Listening to the voices of the marginalised, opposing discrimination of women and noting the impact of climate change were among the commitments made by Baptists around the world in Rome as part of the ‘urgent Gospel task of being justice seekers and peacemakers’.


The commitments were made at the Global Baptist Peace Conference in Rome earlier this month.


The conference—the fifth international peace conference held among Baptists in the last 20 years—gathered around 350 delegates from 59 countries.


They were mostly Baptists, but included those from both the wider Christian community and the Islamic faith.


The week featured worship, seminar and plenary sessions. At its close, a statement was agreed.


The delegates came together to ‘teach and preach, learn and live, the commitment to peace-building and justice-making that is at the heart of the gospel of Jesus Christ,’ the statement began.


‘Together we shared in worship of the God who is our peace… Together we listened to stories of pain and violence, of tears and despair, of life and renewal, of harmony and hope… ‘Together we learned the practice of peacemaking.’


There then followed a list of declarations. Delegates urged Baptists around the world to make the same affirmations.


They included affirming the commitment both to the role of the United Nations in resolving national and international disputes, and to the Universal Declaration of Human Rights.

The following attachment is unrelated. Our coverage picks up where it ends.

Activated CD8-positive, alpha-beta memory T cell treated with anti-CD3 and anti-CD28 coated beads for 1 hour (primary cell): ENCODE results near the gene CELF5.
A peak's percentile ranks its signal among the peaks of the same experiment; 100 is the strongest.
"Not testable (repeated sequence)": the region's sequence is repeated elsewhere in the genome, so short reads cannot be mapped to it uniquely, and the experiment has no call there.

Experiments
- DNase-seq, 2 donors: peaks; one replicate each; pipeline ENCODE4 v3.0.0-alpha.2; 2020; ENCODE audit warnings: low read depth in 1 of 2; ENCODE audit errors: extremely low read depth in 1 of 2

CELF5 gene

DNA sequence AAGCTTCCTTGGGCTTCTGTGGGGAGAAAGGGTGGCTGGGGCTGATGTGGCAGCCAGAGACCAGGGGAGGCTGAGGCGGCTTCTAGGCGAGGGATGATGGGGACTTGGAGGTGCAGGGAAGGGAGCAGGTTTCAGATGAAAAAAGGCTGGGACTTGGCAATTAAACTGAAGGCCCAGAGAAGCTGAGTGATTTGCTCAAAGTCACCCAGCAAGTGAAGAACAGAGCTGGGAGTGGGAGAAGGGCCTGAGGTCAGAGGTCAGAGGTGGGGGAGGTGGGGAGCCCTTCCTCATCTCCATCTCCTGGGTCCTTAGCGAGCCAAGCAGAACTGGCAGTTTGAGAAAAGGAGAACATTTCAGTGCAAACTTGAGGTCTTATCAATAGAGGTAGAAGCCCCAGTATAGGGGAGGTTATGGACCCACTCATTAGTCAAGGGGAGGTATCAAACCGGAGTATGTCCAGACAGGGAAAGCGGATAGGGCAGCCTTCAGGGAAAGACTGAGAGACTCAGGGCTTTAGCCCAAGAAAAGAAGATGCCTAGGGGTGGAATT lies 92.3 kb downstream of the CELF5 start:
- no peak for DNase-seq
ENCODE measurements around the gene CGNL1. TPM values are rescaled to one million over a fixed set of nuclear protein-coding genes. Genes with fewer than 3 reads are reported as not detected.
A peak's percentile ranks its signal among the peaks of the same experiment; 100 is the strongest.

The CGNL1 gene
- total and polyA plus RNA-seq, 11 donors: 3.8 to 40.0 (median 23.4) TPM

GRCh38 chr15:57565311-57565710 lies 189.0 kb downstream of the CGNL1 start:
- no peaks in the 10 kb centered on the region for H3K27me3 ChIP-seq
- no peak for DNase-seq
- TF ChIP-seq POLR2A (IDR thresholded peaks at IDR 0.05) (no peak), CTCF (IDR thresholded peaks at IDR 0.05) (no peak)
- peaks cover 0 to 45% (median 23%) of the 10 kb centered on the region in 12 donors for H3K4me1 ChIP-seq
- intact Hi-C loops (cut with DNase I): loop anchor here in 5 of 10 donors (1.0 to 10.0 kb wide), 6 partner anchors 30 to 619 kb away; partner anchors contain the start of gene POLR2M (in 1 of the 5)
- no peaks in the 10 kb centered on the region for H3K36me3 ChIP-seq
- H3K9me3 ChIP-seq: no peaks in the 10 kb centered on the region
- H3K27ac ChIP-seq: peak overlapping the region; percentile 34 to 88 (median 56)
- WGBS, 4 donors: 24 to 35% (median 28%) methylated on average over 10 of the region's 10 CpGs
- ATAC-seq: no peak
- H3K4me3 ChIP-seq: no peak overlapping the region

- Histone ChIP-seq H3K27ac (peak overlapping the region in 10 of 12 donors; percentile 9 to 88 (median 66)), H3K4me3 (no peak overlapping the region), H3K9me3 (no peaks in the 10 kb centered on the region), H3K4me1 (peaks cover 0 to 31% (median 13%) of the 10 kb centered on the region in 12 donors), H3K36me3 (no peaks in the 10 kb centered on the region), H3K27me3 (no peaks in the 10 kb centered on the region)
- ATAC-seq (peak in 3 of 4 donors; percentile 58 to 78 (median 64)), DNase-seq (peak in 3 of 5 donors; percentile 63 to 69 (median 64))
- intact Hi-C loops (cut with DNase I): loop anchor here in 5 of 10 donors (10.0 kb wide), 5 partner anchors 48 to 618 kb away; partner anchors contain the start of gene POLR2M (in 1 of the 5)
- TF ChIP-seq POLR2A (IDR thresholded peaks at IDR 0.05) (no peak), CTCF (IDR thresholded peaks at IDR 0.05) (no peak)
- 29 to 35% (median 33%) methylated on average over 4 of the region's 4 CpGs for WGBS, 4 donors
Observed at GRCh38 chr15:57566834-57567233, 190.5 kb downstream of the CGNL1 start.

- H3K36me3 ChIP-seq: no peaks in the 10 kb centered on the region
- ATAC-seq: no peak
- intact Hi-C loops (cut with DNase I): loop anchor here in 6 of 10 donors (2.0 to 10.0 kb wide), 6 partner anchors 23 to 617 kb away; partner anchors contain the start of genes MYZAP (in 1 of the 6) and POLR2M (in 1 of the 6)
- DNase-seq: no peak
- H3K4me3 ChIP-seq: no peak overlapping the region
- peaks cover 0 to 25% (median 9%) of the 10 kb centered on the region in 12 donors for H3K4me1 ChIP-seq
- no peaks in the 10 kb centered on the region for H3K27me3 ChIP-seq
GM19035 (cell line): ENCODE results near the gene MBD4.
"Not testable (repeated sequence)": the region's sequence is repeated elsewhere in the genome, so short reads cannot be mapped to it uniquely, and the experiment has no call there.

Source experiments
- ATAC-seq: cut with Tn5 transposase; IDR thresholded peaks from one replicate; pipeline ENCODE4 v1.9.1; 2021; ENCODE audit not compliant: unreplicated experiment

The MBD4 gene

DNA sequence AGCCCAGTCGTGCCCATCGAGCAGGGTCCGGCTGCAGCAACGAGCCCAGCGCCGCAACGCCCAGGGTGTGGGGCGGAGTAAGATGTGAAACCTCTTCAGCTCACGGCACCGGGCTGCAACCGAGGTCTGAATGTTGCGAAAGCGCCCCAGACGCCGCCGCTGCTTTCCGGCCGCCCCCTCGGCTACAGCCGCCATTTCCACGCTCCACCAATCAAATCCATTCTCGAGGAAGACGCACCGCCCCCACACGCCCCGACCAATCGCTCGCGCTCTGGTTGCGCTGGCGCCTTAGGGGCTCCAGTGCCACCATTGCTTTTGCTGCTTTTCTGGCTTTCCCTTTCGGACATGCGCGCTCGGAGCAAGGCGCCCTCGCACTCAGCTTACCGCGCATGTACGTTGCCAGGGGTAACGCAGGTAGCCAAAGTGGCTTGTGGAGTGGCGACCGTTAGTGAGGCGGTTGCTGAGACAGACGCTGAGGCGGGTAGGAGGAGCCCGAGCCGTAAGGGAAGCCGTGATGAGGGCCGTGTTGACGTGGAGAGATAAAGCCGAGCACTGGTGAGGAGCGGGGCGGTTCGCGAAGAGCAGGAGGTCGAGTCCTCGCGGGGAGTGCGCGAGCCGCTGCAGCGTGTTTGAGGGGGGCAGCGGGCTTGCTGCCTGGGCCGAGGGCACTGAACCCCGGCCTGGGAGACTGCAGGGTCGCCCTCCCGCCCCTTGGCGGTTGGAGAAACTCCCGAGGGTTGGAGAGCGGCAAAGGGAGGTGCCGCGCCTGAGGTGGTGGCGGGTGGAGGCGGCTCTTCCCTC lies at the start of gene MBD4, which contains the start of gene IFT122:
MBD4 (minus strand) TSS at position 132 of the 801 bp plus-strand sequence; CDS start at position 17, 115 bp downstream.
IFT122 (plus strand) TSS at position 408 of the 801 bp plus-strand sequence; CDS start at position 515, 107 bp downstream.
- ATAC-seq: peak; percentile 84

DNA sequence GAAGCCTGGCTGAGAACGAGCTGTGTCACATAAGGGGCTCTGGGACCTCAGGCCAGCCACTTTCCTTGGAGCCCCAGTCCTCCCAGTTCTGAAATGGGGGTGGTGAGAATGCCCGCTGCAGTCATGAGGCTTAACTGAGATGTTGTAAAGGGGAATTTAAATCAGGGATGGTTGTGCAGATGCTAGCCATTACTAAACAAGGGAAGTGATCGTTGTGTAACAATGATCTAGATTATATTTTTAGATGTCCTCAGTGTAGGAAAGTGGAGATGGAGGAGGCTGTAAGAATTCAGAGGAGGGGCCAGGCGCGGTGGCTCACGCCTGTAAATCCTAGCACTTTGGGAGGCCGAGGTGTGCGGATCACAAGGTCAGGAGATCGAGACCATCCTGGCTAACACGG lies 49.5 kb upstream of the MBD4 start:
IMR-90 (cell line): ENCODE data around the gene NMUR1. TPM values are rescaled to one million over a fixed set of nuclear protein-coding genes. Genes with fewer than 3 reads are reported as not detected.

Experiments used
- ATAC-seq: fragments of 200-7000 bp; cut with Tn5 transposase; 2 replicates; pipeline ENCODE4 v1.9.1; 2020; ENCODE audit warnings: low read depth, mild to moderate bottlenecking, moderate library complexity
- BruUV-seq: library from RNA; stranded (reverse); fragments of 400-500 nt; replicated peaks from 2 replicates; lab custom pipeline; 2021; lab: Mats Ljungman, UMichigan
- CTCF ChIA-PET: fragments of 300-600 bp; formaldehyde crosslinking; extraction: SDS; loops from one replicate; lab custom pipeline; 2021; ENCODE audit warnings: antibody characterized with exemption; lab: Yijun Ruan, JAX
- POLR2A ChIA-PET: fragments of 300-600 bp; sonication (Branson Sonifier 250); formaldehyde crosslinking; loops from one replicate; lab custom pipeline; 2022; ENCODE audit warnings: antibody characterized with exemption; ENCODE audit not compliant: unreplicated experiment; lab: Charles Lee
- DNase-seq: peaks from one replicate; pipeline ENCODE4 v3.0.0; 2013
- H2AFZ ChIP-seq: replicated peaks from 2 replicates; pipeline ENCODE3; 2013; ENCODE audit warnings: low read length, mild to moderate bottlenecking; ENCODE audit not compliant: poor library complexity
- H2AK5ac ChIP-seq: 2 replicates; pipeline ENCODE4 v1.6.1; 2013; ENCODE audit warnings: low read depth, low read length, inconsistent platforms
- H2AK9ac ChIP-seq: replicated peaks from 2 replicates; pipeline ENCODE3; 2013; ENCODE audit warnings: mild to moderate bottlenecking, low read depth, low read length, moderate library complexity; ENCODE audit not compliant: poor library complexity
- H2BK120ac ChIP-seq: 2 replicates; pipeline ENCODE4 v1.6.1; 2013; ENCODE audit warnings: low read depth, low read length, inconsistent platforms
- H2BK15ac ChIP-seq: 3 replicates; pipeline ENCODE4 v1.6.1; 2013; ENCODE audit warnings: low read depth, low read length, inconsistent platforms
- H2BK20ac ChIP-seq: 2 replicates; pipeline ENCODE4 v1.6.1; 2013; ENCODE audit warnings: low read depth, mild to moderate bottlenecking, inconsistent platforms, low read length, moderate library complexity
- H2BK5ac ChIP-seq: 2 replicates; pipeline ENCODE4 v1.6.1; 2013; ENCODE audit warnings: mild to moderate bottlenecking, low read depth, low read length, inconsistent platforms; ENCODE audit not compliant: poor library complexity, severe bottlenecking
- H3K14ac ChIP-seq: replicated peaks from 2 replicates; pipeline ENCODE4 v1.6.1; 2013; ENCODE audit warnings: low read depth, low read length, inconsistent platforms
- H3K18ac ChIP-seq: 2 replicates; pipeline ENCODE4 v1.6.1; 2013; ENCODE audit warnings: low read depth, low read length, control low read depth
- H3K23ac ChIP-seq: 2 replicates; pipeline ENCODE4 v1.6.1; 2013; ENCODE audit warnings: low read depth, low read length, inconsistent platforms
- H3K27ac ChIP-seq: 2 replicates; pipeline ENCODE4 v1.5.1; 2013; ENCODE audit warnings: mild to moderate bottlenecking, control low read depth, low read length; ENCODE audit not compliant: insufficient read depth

The delegates pledged to ‘recognise the reality of conflict between peoples of different faith’, and to commit to deepen mutual understanding.


They also committed to ‘challenging the unjust social and economic structures that perpetuate inequality and destroy life’, and to ‘opposing the particular forms of violence and discrimination that are inflicted upon women’.


In addition, the delegates stated they would listen to the voices of the marginalised, including refugees, asylum seekers and migrants, and offer a welcome ‘to strangers in our midst’.


Finally, they committed to follow the way of peace ‘through our concern for the whole of creation, including the impact of climate change on our environment, and we will reject privatisation that denies people access to basic needs, such as clean water’.


The Revd Dr Richard Kidd, principal of Northern Baptist College, attended the conference.



He said, ‘The visible hope, embodied in this conference, is the testimony of Christian people who, despite their numerical weakness, nonetheless represent immense transformative energy, energy which has already changed the lives of significant numbers of people right across the world.’

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